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Plants for Aquaponics

Within reason, just about any plant can be grown with a traditional hydroponics system because you are in control of the nutrient levels and water quality. Heavy feeders can work because you can simply add more nutrients to the water supply. Unfortunately, that isn't going to work with aquaponics and this is where you have to be careful when choosing your plants.

Since the "nutrient solution" is fish waste water, it is not as directly under your control and you also have to make sure you don't kill your fish by adding extra components just because your plants could use them. That means, you are limited in nutrients to what your population of fish can tolerate in their water. The best way to compensate for heavy feeding plants is to have a larger population of fish, but that isn't exactly a simple adjustment to make. So most aquaponics setups stick to the lighter feeding plants so that it balances better with a reasonable fish population.

Smaller leafy plants are usually the easiest, and can be the best place to start for the novice. Lettuce in particular is known for success in aquaponics. Most kitchen herbs are also really well suited for this type of growing. Roots like carrots, beets or radishes are also easy enough but you have to use different growing medium to account for the larger root development (more on that later).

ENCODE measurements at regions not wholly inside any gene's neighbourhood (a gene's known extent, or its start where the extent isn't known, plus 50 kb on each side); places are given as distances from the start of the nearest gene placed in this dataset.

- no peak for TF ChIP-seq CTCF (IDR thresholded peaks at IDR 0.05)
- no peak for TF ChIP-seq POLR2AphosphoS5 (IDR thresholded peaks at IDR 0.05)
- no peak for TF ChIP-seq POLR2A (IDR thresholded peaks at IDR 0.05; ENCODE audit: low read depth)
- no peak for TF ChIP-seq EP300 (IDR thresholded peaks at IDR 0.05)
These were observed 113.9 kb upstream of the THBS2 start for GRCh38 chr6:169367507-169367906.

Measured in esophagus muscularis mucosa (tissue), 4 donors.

Large fruiting plants would fall under that "heavy feeder" umbrella and they can be the challenge. That would be tomatoes, cucumbers, beans, peas and most cruciferous vegetables (like broccoli or cauliflower). Of course, you can always choose dwarf varieties to keep your plants sizes down to more manageable levels if you wish. The particularly applies to things like tomatoes or cucumbers where dwarf varieties are easy enough to find.

Don't get discouraged by reading this though. Any of these vegetables can do quite well with aquaponics, you just need to address their high nutrient needs. It may not be the best place to start as a beginner, that's all. Once you have some experience and a have grown into a larger system, you can tackle just about any plant you can imagine. Veterans in aquaponics have successfully grown even fruit trees with their systems, so anything is possible.

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